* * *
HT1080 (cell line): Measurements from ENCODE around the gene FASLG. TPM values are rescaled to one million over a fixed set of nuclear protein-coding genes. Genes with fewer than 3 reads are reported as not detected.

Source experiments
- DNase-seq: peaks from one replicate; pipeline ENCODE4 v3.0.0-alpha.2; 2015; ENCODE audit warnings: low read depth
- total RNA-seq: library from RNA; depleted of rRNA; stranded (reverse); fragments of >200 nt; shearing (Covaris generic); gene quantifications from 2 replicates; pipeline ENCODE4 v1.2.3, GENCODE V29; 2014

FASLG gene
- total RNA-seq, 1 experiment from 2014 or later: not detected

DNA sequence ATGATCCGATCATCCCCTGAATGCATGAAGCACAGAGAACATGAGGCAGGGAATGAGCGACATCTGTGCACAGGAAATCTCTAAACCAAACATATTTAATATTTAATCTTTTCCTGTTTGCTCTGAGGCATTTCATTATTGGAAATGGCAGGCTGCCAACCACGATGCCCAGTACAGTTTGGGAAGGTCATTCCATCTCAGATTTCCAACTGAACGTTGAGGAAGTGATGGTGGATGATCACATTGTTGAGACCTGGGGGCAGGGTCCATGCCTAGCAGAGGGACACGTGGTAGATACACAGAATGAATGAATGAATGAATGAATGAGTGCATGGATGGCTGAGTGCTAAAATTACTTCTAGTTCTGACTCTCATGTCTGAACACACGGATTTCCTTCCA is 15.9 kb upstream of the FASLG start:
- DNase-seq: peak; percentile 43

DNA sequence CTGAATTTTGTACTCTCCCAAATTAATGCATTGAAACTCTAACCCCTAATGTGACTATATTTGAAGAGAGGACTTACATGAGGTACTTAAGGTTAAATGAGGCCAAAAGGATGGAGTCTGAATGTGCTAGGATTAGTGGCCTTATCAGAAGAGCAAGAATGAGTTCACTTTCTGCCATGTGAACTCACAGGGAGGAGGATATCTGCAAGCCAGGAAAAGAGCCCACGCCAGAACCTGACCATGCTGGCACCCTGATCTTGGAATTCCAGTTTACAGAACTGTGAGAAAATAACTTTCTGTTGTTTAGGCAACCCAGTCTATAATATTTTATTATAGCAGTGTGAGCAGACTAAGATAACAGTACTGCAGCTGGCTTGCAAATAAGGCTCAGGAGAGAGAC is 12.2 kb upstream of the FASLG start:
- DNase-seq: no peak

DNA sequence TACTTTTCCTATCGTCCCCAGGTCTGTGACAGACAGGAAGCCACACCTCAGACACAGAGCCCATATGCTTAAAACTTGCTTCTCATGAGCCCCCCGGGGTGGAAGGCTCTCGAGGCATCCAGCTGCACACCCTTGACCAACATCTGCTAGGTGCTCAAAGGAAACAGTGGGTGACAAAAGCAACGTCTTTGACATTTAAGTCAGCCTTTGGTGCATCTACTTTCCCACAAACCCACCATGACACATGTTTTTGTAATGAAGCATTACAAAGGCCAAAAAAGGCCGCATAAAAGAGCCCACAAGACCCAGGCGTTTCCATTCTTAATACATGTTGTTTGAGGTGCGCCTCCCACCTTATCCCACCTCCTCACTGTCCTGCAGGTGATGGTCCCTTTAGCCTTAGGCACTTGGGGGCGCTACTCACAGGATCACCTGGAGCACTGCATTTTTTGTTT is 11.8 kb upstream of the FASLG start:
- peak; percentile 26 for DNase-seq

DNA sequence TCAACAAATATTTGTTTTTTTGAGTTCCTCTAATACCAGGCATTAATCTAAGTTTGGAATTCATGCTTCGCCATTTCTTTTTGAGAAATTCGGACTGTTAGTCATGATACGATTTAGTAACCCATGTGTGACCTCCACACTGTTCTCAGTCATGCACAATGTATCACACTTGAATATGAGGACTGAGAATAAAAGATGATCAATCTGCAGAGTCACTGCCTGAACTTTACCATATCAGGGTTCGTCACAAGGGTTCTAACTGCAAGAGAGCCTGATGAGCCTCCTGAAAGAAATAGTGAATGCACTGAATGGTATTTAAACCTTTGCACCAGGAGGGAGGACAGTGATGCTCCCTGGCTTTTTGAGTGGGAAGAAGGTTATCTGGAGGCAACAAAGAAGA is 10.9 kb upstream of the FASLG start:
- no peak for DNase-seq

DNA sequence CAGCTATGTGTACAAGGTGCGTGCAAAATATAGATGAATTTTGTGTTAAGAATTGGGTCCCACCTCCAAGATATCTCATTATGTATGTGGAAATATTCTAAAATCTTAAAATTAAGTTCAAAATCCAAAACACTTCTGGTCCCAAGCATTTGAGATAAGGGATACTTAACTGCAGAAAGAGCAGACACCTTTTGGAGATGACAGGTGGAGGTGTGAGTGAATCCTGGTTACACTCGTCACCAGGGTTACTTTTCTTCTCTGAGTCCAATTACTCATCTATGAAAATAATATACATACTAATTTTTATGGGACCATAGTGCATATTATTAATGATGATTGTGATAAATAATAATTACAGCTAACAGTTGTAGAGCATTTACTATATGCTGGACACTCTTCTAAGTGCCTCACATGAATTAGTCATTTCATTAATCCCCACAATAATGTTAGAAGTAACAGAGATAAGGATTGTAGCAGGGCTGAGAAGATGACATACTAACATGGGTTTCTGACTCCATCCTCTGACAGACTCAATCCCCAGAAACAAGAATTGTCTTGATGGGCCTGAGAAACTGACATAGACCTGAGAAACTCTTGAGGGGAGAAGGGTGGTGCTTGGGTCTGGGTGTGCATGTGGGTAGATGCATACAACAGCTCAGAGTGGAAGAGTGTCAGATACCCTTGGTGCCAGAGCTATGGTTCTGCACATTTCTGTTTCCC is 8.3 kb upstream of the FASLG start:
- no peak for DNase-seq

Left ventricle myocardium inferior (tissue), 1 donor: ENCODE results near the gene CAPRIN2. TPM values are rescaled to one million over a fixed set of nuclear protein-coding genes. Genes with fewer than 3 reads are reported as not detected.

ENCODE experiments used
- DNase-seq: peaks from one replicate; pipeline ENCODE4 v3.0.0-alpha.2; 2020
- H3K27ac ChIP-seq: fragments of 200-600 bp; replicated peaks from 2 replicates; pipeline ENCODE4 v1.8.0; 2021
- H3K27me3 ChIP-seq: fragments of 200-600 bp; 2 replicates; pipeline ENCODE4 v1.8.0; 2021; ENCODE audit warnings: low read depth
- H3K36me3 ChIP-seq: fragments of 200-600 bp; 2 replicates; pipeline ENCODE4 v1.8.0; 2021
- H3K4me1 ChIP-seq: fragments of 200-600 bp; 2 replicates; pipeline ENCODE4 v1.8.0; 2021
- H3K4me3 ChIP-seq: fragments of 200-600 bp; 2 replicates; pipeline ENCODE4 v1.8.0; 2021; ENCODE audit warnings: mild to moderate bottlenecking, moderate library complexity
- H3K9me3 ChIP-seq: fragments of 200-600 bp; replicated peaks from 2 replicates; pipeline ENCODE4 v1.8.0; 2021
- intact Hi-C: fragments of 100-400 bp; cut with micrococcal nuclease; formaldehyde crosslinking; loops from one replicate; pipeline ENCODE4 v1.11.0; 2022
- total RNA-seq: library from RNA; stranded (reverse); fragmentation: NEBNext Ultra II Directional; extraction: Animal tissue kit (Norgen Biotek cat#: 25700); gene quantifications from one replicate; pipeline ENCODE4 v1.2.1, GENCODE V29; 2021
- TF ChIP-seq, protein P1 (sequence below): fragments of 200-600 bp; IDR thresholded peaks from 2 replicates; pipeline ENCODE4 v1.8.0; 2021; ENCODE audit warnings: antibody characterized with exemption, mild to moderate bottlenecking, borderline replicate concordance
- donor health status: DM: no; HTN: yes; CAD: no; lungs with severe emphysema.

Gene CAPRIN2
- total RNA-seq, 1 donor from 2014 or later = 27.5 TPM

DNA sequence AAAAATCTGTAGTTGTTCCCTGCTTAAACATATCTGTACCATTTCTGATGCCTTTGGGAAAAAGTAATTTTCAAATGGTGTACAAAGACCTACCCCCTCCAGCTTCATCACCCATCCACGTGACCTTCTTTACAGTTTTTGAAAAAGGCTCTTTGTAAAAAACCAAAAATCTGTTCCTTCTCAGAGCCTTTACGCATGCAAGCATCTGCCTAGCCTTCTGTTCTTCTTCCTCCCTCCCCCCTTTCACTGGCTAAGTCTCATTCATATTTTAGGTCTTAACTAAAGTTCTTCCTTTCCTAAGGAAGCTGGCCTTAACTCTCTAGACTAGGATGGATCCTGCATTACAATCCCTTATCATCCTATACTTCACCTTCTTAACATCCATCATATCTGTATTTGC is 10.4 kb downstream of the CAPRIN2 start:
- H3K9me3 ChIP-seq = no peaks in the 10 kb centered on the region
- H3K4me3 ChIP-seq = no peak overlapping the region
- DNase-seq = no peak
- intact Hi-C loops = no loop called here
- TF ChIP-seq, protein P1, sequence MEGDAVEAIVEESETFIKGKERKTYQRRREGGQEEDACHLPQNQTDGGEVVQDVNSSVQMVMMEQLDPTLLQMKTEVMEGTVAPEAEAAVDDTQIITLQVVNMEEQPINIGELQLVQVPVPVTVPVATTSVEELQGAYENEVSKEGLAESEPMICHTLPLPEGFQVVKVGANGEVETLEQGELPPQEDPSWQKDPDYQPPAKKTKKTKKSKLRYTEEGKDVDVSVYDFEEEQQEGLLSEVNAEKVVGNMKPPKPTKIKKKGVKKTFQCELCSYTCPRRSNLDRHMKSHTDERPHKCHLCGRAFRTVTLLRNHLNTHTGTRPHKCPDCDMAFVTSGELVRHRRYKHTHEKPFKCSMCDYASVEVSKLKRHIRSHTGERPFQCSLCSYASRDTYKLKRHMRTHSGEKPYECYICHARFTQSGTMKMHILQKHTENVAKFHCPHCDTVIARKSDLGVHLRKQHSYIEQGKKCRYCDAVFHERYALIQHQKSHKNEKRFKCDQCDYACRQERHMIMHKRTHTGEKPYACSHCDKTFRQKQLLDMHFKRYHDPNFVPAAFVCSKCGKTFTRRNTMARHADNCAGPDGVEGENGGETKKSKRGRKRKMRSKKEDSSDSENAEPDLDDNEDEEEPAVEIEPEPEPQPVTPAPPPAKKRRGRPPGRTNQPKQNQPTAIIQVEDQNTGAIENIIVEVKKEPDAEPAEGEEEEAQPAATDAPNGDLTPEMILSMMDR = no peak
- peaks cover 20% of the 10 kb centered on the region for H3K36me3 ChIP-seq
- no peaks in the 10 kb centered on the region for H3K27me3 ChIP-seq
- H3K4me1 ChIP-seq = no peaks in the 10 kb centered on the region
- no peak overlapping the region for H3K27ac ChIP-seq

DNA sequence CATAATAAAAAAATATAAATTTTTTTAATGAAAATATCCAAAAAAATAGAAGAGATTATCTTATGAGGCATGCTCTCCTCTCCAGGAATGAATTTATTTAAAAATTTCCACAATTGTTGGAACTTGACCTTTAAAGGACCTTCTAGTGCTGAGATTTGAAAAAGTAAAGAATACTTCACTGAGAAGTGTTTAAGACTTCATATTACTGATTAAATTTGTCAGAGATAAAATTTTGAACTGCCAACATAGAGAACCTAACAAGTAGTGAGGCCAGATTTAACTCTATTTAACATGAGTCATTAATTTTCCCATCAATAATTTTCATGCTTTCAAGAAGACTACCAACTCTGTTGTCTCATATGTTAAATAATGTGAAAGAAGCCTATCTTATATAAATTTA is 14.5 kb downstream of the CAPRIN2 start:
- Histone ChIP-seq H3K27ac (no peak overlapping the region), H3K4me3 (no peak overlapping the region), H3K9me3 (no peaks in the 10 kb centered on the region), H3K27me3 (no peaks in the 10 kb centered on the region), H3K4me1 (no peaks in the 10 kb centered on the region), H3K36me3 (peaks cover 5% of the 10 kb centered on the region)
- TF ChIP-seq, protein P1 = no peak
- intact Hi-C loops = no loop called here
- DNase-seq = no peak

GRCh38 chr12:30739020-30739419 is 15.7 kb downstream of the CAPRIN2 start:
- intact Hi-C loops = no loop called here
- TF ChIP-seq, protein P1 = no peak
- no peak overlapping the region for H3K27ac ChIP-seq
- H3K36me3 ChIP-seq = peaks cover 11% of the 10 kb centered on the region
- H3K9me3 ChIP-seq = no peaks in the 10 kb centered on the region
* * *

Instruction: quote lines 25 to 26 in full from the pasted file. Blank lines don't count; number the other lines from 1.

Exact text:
- H3K9me3 ChIP-seq: fragments of 200-600 bp; replicated peaks from 2 replicates; pipeline ENCODE4 v1.8.0; 2021
- intact Hi-C: fragments of 100-400 bp; cut with micrococcal nuclease; formaldehyde crosslinking; loops from one replicate; pipeline ENCODE4 v1.11.0; 2022